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The damaged interior of the Saint Moussa Church is seen a day after it was torched in Minya, south of Cairo, Egypt, Thursday, Aug. 15, 2013. (AP Photo/Roger Anis, El Shorouk Newspaper)

As noted here, Christians became the target of violence and vandalism in Egypt this last week, with dozens of churches being sacked and torched by Islamist supporters of ousted president Mohammed Morsi. Today the Associated Press carried this report from Hamza Hendawi:

After torching a Franciscan school, Islamists paraded three nuns on the streets like "prisoners of war" before a Muslim woman offered them refuge. Two other women working at the school were sexually harassed and abused as they fought their way through a mob. …

Sister Manal [the principal of the Franciscan school in Bani Suef] recalled being told a week earlier by the policeman father of one pupil that her school was targeted by hard-line Islamists convinced that it was giving an inappropriate education to Muslim children. She paid no attention, comfortable in the belief that a school that had an equal number of Muslim and Christian pupils could not be targeted by Muslim extremists. She was wrong.

The school has a high-profile location. It is across the road from the main railway station and adjacent to a busy bus terminal that in recent weeks attracted a large number of Islamists headed to Cairo to join the larger of two sit-in camps by Morsi's supporters. The area of the school is also in one of Bani Suef's main bastions of Islamists from Morsi's Muslim Brotherhood and ultraconservative Salafis.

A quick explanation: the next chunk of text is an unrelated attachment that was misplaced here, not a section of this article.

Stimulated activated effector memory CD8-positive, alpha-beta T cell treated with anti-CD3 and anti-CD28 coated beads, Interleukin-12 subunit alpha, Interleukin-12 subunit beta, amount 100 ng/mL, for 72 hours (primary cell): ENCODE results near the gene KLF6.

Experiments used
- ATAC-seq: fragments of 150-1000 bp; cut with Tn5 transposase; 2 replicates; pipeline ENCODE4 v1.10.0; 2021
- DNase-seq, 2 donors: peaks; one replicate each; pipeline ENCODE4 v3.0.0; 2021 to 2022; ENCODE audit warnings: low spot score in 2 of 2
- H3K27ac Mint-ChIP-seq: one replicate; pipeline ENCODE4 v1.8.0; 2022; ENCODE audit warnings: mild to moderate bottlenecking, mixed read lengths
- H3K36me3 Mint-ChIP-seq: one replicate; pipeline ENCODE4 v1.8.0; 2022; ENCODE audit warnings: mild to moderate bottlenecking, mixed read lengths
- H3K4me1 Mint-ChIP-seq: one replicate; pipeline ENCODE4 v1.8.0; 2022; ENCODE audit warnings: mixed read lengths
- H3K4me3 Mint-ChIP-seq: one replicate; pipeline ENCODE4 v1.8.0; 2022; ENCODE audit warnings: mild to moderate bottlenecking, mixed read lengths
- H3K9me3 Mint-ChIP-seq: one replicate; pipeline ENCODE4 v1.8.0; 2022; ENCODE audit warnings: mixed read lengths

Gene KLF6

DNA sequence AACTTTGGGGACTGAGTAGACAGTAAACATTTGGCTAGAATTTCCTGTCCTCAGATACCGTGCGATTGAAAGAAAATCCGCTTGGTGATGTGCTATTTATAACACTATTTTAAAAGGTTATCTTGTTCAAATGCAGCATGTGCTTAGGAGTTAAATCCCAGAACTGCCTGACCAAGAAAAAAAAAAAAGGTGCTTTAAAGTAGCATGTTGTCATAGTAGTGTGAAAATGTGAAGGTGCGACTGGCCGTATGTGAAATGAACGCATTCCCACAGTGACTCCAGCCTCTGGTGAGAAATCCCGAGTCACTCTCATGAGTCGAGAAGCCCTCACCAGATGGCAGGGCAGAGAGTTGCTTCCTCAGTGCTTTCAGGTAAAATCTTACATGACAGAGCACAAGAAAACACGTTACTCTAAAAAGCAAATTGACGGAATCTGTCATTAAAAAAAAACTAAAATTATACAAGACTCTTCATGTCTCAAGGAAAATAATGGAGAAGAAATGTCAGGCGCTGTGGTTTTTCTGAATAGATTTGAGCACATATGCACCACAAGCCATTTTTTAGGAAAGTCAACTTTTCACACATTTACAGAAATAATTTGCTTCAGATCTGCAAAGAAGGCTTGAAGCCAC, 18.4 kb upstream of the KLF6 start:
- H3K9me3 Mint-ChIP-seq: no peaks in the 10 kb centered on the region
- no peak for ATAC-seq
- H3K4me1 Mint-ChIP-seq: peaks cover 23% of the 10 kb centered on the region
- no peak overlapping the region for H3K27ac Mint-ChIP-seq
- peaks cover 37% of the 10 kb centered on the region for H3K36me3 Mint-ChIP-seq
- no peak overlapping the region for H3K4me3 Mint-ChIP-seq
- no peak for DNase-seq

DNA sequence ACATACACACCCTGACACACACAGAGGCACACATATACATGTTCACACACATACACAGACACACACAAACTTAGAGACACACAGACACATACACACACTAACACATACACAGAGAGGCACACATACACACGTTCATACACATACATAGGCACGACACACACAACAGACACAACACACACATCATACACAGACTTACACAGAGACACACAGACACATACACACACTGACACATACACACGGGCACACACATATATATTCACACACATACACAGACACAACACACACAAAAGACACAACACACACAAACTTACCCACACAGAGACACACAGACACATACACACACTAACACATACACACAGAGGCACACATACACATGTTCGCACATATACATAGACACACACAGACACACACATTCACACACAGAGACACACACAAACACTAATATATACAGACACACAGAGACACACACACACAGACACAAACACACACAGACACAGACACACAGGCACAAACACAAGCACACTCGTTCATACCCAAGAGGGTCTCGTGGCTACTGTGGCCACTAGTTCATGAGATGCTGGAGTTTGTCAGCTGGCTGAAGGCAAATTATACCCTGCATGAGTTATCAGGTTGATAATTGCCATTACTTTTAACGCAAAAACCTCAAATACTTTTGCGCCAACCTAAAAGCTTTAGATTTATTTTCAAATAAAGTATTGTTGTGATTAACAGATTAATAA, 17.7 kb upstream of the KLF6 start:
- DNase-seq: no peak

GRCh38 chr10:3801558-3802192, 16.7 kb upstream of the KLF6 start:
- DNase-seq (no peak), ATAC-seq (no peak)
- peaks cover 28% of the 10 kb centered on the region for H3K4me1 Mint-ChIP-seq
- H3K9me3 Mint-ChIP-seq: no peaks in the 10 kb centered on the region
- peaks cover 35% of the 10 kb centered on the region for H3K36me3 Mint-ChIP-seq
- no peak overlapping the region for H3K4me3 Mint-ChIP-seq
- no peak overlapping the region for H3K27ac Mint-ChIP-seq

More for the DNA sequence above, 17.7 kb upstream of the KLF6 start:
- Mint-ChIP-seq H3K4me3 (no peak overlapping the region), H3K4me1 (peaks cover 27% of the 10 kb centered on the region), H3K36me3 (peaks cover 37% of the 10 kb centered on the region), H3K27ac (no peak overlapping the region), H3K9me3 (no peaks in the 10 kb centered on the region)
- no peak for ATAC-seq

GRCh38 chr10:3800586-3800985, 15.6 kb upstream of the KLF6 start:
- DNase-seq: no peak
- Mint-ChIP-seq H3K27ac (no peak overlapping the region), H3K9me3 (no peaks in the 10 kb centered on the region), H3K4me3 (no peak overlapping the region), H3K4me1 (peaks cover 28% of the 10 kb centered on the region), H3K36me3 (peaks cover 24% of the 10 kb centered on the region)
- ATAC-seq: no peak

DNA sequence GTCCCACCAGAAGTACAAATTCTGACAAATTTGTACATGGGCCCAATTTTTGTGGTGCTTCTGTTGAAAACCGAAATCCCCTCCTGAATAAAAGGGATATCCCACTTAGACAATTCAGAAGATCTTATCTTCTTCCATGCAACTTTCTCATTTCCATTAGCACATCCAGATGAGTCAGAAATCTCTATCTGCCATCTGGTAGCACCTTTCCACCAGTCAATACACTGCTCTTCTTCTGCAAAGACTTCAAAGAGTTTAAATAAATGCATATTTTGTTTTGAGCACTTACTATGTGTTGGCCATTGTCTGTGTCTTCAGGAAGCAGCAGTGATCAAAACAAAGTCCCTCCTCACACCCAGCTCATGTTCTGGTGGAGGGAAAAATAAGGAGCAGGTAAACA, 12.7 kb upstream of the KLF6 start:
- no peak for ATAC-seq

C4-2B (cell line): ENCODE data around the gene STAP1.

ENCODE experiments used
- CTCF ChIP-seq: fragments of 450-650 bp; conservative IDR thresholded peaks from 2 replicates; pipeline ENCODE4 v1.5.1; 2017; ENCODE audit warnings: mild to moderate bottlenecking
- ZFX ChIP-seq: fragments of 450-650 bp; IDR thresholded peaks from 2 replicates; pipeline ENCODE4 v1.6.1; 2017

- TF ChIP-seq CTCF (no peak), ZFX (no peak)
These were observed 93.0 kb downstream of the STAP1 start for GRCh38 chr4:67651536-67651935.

"We are nuns. We rely on God and the angels to protect us," she said. "At the end, they paraded us like prisoners of war and hurled abuse at us as they led us from one alley to another without telling us where they were taking us," she said. A Muslim woman who once taught at the school spotted Manal and the two other nuns as they walked past her home, attracting a crowd of curious onlookers.

"I remembered her, her name is Saadiyah. She offered to take us in and said she can protect us since her son-in-law was a policeman. We accepted her offer," she said. Two Christian women employed by the school, siblings Wardah and Bedour, had to fight their way out of the mob, while groped, hit and insulted by the extremists. "I looked at that and it was very nasty," said Manal.

The incident at the Franciscan school was repeated at Minya where a Catholic school was razed to the ground by an arson attack and a Christian orphanage was also torched.

"I am terrified and unable to focus," said Boulos Fahmy, the pastor of a Catholic church a short distance away from Manal's school. "I am expecting an attack on my church any time now," he said Saturday.

Asia News has a list of Christian churches and institutions—including schools and convents—that have come under attack in Egypt since August 14.
 
About the Author
Catherine Harmon is managing editor of Catholic World Report.
 
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